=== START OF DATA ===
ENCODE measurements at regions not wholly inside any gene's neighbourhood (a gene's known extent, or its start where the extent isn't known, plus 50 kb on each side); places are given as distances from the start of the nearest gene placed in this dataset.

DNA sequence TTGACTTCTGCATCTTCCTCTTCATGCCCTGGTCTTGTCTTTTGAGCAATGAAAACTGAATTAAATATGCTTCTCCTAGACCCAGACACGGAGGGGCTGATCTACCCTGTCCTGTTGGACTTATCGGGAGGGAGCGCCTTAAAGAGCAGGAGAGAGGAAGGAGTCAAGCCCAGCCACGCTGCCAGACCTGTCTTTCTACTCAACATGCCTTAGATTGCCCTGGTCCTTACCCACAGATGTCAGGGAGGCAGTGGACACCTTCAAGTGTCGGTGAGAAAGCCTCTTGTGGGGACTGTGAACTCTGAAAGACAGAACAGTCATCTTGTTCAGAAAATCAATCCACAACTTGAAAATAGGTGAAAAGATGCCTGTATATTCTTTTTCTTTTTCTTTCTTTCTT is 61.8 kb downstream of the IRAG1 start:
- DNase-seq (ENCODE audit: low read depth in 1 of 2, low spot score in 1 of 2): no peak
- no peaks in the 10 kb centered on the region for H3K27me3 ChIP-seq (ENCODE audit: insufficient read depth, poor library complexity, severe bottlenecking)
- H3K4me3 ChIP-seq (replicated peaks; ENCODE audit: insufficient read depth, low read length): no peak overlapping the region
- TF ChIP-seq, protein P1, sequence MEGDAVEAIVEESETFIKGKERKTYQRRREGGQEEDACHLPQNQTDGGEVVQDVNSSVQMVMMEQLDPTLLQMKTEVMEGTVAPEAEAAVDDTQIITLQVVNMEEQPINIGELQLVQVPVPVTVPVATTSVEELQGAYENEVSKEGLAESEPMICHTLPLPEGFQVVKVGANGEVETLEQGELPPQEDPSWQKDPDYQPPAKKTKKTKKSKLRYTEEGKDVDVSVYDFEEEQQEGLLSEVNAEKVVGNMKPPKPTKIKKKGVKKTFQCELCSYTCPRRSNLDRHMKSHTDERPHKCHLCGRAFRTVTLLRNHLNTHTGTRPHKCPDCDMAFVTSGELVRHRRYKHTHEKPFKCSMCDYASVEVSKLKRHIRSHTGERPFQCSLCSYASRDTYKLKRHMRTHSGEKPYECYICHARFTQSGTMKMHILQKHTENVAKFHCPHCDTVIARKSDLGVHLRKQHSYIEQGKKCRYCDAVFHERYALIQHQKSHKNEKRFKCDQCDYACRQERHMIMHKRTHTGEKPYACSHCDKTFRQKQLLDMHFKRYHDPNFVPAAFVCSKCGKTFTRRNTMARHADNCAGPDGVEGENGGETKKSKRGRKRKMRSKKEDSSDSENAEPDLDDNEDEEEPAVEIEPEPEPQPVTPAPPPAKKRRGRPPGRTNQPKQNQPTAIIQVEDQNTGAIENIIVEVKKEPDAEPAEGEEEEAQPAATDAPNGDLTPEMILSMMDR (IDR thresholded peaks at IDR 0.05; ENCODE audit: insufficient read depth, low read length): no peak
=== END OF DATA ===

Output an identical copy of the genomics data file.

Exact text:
ENCODE measurements at regions not wholly inside any gene's neighbourhood (a gene's known extent, or its start where the extent isn't known, plus 50 kb on each side); places are given as distances from the start of the nearest gene placed in this dataset.

DNA sequence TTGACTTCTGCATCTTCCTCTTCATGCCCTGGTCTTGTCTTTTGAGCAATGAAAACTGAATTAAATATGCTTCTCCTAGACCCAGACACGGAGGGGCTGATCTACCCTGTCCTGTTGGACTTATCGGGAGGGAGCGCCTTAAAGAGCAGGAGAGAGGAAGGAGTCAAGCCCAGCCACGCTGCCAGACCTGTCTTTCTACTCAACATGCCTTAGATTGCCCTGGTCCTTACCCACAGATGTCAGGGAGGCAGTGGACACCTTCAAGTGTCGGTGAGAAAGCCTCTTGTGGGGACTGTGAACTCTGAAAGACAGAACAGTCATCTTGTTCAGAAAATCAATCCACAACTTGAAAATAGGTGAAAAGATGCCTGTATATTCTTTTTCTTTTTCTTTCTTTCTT is 61.8 kb downstream of the IRAG1 start:
- DNase-seq (ENCODE audit: low read depth in 1 of 2, low spot score in 1 of 2): no peak
- no peaks in the 10 kb centered on the region for H3K27me3 ChIP-seq (ENCODE audit: insufficient read depth, poor library complexity, severe bottlenecking)
- H3K4me3 ChIP-seq (replicated peaks; ENCODE audit: insufficient read depth, low read length): no peak overlapping the region
- TF ChIP-seq, protein P1, sequence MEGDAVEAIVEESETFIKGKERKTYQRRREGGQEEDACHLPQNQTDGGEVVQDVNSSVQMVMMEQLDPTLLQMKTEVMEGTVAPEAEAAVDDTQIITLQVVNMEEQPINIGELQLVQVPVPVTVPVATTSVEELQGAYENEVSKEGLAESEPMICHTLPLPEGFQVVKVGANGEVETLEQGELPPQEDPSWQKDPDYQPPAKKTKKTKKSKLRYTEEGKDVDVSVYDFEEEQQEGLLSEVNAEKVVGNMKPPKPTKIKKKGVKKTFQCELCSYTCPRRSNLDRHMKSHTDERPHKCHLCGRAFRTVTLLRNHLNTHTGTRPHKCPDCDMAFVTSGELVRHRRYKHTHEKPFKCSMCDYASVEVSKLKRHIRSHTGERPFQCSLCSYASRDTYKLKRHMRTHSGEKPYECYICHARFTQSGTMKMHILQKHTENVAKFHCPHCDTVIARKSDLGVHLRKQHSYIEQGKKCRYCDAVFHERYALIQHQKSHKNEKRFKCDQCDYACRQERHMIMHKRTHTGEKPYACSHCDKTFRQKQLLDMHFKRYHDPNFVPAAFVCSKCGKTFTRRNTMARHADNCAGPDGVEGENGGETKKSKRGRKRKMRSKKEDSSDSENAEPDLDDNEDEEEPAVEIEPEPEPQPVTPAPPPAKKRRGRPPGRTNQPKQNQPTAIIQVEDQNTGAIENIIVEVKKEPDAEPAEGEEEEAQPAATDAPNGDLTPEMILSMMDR (IDR thresholded peaks at IDR 0.05; ENCODE audit: insufficient read depth, low read length): no peak